It is surprising that there are not more well known editors-turned-writers. Toni Morrison is the great one; Diana Athill is another shining example, best known for her lively memoirs, especially Stet: An Editor’s Life. With the exception of a 1967 novella, she appears to have published no fiction except Midsummer Night in the Workhouse, her collection of short stories, written in 1958 and just reissued as a very attractive paperback. Her mastery of the language makes it a very smooth read, but it is far from inspired.
Having nothing recent to compare with, it’s hard to know whether Midsummer is so mannered because that is Athill’s fictional sensibility or whether, being a little over half a century old, it is simply dated. Not in the language, which, polished and deft, easily stands the test of time, but rather in the way she depicts people and society. Her description of a passer-by as “… Negro or half-Negro…” gave me pause. In the story “No Laughing Matter” the old-fashioned situation, where the young woman visits her boyfriend in his rooms but cannot even sit next to him right away because the landlord will be huffing and puffing up the stairs in a moment with a tray of tea things, is interesting at first. But the only dramatic tension in the story stems from the young woman’s extravagant worry over the prospect of having sex. It may have been close enough to the reality of young women’s experience to keep a reader’s interest in 1958; it is not enough today. Would it yet be if it had been better written?
Athill’s skill with sentences is not matched by her capacity to construct a story. Her shadow is often visible at the back of the page as she labours to build her narrative, fitting the pieces together like so many child’s building blocks. Her characters, both male and female, tend to live lives of comfort and not-too-deep despair, lacking love and, mostly, choosing to do nothing about it. Their passivity is striking but the stories make nothing of it, virtue or vice. Cumulatively, it comes across as a lack of force in both plot and characterization.
Yet Athill is clearly a writer of intelligence. For my money, the very best piece in the book is the new preface to this edition, in which she speaks in her own voice about her experience of writing these stories. Her apt and beautifully observed descriptions of the desire to write, the process of writing, and the role of the author are moving and illuminating. It is easy to see why she is a celebrated writer of memoirs.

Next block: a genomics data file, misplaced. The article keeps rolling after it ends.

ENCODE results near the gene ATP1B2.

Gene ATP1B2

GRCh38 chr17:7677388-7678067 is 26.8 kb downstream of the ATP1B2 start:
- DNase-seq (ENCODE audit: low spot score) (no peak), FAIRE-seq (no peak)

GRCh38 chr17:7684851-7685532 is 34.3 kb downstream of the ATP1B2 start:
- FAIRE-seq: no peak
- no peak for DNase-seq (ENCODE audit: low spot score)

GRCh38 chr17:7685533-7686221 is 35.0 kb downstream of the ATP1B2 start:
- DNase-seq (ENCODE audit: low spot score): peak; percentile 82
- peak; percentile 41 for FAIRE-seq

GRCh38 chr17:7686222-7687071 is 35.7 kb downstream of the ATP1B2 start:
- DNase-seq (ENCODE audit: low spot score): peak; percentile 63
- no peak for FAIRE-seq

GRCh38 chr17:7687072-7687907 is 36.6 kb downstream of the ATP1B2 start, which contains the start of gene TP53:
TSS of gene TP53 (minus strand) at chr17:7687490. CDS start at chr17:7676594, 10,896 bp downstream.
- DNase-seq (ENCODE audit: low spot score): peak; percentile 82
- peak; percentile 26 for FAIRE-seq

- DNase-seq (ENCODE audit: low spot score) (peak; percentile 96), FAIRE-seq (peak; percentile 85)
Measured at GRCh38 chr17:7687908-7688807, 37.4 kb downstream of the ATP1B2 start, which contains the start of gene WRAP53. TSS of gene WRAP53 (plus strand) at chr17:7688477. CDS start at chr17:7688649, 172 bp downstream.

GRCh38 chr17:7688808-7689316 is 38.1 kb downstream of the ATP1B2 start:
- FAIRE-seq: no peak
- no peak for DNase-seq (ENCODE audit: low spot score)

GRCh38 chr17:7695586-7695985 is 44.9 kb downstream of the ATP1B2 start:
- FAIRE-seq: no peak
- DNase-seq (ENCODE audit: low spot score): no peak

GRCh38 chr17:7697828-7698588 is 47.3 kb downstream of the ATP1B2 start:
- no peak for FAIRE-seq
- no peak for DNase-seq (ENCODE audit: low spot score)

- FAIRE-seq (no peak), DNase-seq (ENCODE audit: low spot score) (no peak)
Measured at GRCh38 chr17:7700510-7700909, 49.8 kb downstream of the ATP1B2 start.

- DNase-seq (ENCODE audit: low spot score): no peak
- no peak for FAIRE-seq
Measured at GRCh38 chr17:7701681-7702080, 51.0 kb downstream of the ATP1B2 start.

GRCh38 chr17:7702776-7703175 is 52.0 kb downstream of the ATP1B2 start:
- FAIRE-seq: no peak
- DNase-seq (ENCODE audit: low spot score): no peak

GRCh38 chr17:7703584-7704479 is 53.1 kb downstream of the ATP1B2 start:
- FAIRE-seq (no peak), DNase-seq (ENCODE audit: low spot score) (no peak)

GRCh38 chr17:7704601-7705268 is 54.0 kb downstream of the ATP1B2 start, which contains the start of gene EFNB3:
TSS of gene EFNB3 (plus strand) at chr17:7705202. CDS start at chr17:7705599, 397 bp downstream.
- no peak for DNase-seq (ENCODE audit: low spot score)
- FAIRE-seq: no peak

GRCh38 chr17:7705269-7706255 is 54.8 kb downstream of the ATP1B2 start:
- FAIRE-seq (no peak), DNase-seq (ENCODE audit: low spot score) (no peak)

The Things We Fear Most is the new collection of short stories by Athill’s contemporary, Gloria Vanderbilt. Heiress, designer, and funder of her publisher’s rich new short fiction competition, Vanderbilt has also previously published memoirs and novels. But unlike Athill, Vanderbilt’s writing is neither skilful, polished, nor deft. The “stories” in The Things We Fear Most are more properly vignettes — not only the very short ones, fragments that are often surreal and yet, even so, boring — but also the story-length texts, which unfortunately lack plots, full narrative arcs, and developed characters. They are quite empty of content and riddled with clichés; one protagonist refers to herself as both a “hot tamale” and an “ice princess.” She says, “We made passionate love.” The first sentence of her story “The Hour Between,” which opens the book, is “I was gathering tulips in the garden, finding happiness in beauty as my love lay in the grass beside me.” In this single sentence the character experiences “happiness,” “beauty,” and “love,” three of the largest concepts in human culture, and yet it remains entirely abstract and fails utterly to evoke even a spark of emotion. The dialogue is stilted and unbelievable, individuals and their relationships are so shallow as to be almost nonexistent.
There is a severe lack of subtlety. Much is told, little shown. Tropes feel mechanical rather than organic. In the story “Burne-Jones and Mickey Mouse,” the protagonist, Jill, estranged from her mother, is a painter. She has two women friends. She feels motherly toward Rachel – except sometimes she feels like she is the child and Rachel is the mother. Mimi and Rachel are “diametrically opposite in character and temperament…” Rachel is fragile, Mimi is (cliché alert) “tough as nails.” No, wait, Mimi is fragile and Rachel is tough. Jill is painting a portrait of Mimi – but the picture turns out to be of Rachel. Jill tries to repaint it, but instead of looking like Mimi, it comes out a portrait of – guess who? – her mother. Jill wraps the canvas in bubble wrap (Vanderbilt rarely makes use of the telling detail; unfortunately this one is almost comical) and ships it to her mother. As a dream journal this might have some therapeutic value for the writer, but it does not make for much of a story.
One is forced to wonder if there wasn’t a connection between the supply of prize money and the publication of this very unsatisfying book.
Midsummer Night in the Workhouse, by Diana Athill, House of Anansi Press
The Things We Fear Most: Stories, by Gloria Vanderbilt, Exile Editions
Elise Moser’s novel is Because I Have Loved and Hidden It. Her short fiction has been published or broadcast in Canada, the U.S., and across the Commonwealth. She is the co-editor of Minority Reports, the collection of Quebec Writing Competition-winning stories.